An Australian classic, first published in 1903. Described by its author as of ‘temper democratic; bias, offensively Australian,’ Such is Life gives an illuminating portrait of humanity and of Australia.
‘Such is life,’ said Ned Kelly on the scaffold, kindly providing a title for this ‘offensively Australian’ classic: the splendidly farcical, tragical reminiscences of Tom Collins, philosopher and rogue.
As he drives his bullock team across the plains of the Riverina and Northern Victoria, Tom becomes wildly entangled in the fate of others – like Rory O’Halloran, the two Alfs (Nosey and Warrigal), Mrs Beaudesart and Hungry Buckley of Baroona – recreating the humour, the pathos and the irony he knew as part of life in the bush. This is the tough-talking, law-dodging world of the 1880s, where swagmen and bullockies sleep out under the stars with ‘grandeur, peace and purity above; squalor, worry and profanity below.’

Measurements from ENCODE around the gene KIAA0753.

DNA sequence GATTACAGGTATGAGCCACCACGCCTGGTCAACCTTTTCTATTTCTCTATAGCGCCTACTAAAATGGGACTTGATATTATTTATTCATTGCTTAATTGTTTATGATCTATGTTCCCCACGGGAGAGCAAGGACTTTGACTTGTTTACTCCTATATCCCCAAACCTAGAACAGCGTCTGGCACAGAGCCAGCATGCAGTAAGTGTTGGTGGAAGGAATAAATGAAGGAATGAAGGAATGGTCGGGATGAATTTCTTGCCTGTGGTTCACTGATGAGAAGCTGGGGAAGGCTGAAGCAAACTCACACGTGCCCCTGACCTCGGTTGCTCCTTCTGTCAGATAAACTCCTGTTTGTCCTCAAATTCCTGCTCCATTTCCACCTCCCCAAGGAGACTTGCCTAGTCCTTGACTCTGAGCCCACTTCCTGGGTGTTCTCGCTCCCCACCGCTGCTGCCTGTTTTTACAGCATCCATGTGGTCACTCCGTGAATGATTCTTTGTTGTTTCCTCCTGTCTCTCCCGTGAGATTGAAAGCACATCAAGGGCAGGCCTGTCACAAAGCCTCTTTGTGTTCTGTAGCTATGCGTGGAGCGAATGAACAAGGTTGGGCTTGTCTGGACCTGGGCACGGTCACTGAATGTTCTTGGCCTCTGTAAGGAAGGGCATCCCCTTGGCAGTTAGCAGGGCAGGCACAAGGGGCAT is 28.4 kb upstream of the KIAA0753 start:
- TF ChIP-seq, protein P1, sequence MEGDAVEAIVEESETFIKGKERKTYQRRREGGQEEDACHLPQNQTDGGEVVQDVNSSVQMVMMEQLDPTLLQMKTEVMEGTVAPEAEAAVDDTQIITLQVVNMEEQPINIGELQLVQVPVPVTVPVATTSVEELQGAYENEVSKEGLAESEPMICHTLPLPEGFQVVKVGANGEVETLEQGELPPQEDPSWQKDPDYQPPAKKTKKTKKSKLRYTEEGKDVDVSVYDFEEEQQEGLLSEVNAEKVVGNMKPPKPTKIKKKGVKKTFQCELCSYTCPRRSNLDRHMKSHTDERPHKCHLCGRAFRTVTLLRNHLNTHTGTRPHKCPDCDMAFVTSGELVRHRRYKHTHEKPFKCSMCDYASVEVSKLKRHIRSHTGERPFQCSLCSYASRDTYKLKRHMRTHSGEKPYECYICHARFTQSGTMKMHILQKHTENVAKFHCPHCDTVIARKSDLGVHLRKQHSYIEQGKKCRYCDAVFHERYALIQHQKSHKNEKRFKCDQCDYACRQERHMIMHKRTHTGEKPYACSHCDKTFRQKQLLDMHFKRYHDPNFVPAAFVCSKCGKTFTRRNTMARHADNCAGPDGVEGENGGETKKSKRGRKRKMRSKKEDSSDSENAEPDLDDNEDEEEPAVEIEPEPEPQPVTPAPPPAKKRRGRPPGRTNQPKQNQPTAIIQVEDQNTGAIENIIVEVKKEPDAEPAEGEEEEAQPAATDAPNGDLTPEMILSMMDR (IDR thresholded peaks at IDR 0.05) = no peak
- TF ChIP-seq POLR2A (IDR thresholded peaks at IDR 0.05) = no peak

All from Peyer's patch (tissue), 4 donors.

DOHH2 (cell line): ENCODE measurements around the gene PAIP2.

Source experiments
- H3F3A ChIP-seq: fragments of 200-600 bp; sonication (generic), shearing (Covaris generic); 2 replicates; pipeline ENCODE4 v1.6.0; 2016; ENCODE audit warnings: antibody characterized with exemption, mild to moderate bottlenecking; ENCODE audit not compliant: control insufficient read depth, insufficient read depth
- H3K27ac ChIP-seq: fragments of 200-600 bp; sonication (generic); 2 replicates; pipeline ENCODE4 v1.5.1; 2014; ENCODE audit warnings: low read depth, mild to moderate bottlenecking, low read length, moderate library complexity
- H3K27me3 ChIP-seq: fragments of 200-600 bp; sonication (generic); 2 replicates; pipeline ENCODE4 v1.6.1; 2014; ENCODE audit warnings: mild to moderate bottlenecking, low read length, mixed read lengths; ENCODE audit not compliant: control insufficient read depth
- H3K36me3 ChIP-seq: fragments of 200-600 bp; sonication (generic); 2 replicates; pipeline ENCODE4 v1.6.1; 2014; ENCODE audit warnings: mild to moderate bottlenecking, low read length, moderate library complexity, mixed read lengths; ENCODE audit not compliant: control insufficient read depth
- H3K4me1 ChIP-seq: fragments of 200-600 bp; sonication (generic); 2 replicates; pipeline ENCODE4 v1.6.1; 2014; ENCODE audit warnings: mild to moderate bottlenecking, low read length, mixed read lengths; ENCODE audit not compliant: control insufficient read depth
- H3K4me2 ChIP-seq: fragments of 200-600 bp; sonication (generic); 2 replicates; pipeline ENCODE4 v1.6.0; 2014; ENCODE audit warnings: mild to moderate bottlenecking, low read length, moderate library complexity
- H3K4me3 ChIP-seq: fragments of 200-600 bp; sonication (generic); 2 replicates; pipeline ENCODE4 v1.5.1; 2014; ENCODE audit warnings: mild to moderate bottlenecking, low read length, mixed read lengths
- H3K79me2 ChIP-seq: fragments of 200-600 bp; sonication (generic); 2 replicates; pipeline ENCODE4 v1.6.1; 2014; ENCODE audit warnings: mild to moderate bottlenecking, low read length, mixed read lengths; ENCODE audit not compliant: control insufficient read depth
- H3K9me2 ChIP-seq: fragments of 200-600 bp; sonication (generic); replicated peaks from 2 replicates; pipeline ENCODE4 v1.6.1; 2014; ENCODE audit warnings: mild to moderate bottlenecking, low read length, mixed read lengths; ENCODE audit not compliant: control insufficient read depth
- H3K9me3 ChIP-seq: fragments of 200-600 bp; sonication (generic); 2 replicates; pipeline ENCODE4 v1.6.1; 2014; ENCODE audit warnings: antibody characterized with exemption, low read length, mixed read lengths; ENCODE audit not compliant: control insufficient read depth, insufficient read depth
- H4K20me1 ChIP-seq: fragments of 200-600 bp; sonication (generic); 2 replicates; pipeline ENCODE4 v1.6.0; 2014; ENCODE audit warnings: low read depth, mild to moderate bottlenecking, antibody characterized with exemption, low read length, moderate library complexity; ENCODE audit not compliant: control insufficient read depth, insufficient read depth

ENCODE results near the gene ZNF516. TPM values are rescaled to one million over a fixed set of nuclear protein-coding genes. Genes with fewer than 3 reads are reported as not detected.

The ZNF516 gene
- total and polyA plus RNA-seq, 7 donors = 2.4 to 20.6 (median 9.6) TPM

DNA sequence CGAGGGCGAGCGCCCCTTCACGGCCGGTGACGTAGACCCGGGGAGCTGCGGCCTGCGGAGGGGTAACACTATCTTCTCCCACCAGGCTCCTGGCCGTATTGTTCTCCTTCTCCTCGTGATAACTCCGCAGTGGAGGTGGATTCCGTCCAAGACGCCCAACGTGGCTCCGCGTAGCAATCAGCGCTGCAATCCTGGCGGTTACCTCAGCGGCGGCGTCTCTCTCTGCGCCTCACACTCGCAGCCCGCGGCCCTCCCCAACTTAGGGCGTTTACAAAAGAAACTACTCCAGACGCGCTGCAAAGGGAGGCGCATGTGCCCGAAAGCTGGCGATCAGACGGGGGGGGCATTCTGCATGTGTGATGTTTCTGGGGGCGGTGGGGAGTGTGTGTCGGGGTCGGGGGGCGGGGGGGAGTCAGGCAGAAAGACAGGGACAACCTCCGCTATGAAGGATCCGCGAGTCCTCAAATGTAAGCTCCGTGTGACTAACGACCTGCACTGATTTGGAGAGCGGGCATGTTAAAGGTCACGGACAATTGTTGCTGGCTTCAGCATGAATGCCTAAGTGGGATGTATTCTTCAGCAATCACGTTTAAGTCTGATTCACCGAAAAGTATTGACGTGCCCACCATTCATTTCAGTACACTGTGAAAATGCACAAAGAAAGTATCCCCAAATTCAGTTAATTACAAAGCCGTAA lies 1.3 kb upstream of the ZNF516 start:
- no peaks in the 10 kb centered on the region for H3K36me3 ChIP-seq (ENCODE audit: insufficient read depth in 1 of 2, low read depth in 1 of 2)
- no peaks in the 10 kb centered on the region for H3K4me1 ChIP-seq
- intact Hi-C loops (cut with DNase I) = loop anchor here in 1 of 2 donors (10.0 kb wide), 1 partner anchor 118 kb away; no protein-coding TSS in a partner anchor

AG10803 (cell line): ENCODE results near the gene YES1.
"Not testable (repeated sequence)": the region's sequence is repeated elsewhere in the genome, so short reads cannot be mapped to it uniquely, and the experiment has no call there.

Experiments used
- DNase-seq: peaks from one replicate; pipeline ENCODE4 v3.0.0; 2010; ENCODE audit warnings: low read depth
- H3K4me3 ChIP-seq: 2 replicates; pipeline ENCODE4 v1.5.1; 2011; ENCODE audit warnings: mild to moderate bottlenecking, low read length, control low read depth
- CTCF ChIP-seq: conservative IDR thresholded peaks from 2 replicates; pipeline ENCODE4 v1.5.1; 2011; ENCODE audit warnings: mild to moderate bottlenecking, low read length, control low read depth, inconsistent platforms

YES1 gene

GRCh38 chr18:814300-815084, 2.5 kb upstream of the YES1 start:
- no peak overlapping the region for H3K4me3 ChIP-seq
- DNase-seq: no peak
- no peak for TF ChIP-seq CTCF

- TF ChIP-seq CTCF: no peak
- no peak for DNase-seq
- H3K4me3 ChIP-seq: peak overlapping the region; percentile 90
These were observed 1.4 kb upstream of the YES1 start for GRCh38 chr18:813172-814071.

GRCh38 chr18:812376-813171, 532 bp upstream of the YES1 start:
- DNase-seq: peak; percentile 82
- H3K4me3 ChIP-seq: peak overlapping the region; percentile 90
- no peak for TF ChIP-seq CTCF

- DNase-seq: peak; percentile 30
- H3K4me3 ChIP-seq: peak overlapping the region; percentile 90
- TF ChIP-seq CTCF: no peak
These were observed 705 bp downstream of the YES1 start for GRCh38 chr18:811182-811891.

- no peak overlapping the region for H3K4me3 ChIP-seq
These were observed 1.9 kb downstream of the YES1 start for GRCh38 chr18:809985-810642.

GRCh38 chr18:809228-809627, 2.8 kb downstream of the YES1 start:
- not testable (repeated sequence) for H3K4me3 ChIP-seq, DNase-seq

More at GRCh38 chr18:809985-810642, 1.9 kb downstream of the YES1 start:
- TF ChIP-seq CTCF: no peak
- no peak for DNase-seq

These inspired yarns are woven into one of the greatest books of Australian literature, combining a genius for storytelling with a wry wit and a deep feeling for the harsh sun-baked land and the people who worked it.